Recently my friends Christina and Dash threw a big shindig for which Dash roasted a pig and posted pre-and post pig roasting pictures here. I like pork, but I know I would not have been able to eat any of that pig, even though I am certain it would have been delicious. I couldn’t eat it because it still looked like a pig.
About twenty years ago, a friend invited me to a huge annual party at his farm in Pennsylvania. The main attraction was to be the pig roast. He has a large farm, so there was plenty of room in back of the house to build a large fire (I seem to think it was in a bit of a pit) over which he set up a spit large enough to hold a pig that had to weigh anywhere between 150 and 200 pounds. To me, it was a bigass pig.
As I recall, Mr. Pig was skewered and put up on the spit something like 24 hours prior to when it was to be eaten, and it was ceremoniously carried to the fire pit. (Note to the pig roasting cognoscenti: I may have the pig weight and the cooking time wrong. I’m not a pig expert, and I’m doing this from beer-soaked memory, so please cut me some slack.)
The guests were taking turns, throughout the night, keeping the fire hot and turning the spit with a crank equipped with a ratchet-type gizmo that allowed it to be turned a bit, then turned a bit again after a few minutes. The fire keeping and pig turning was obviously an integral part of the festivities, as was beer drinking.
Wanting to fit in with the other guests (lots of farmers) in ways other than beer drinking, I took a late-night turn at putting wood on the fire, and eventually it became my turn to spin Mr. Pig on the spit. Each time I turned the spit, Mr. Pig’s ears would flop around. I pretended that watching the ear flopping and his now-almost blackened skin didn’t bother me. In fact, after a while, I managed to convince myself that it really didn’t bother me.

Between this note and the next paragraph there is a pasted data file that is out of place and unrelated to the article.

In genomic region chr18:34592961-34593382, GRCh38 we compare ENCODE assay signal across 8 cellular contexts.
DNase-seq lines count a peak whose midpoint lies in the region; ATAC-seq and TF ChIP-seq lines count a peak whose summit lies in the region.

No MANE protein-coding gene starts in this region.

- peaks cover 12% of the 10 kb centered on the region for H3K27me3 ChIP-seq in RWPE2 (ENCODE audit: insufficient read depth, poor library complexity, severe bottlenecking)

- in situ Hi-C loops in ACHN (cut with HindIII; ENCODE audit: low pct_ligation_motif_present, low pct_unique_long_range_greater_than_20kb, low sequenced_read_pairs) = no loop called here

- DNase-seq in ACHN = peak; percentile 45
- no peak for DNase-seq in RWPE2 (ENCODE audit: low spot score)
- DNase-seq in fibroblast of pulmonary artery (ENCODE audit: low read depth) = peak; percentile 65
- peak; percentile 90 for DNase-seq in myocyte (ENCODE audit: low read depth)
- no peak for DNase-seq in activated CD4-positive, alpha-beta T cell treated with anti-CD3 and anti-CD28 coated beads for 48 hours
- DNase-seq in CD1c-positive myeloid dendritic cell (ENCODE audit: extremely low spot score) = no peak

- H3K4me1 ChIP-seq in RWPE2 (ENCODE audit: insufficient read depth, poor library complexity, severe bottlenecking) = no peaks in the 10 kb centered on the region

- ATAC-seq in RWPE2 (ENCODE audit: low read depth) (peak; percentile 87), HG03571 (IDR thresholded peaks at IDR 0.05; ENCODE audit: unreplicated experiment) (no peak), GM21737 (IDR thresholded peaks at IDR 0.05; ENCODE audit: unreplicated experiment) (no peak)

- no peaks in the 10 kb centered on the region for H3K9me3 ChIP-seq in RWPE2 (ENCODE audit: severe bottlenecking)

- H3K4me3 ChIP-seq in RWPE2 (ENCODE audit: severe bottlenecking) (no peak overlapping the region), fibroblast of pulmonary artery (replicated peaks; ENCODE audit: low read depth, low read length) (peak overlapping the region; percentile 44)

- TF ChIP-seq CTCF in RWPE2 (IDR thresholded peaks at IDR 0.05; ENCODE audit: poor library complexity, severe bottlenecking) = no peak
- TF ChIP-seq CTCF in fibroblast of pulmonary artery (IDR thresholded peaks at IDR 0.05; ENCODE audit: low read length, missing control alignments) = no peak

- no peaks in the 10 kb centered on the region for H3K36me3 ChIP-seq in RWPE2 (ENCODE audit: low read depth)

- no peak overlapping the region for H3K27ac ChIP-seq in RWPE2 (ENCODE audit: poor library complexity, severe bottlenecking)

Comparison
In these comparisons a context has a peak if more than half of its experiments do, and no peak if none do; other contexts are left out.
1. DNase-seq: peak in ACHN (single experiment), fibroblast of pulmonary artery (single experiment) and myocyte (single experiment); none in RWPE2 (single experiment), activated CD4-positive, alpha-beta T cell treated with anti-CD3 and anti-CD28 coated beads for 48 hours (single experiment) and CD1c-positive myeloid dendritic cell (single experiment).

Later in the day when it came to eat, I was encouraged to get on line to take a slice off Mr. Pig’s ass, before the host would take Mr. Pig off the spit and cut him into more manageable pieces.
There was no way I could cut a slice off Mr. Pig’s ass and eat it, nor was there any way I could eat any of the meat even after it had been sliced and put on a platter. All I could think of was Mr. Pig’s ears flopping as I turned the spit.
I know you’re thinking ”Yo, Jimbo. That is really crazy. Where the hell do you think pork comes from? Sheesh!”
I know it’s not a rational position, but it’s just that not having grown up on a farm, I am accustomed to seeing “pork” (not “pig meat”) on a Styrofoam tray wrapped in clear plastic and bearing a supermarket price tag. I don’t much like to think about the pig it came from. The same is true for beef and chicken as well. I like it sliced and wrapped in plastic.
I think if I couldn’t get those things in plastic, I could (and likely would) become a vegetarian.
Oh, and don’t even get me stared about seafood.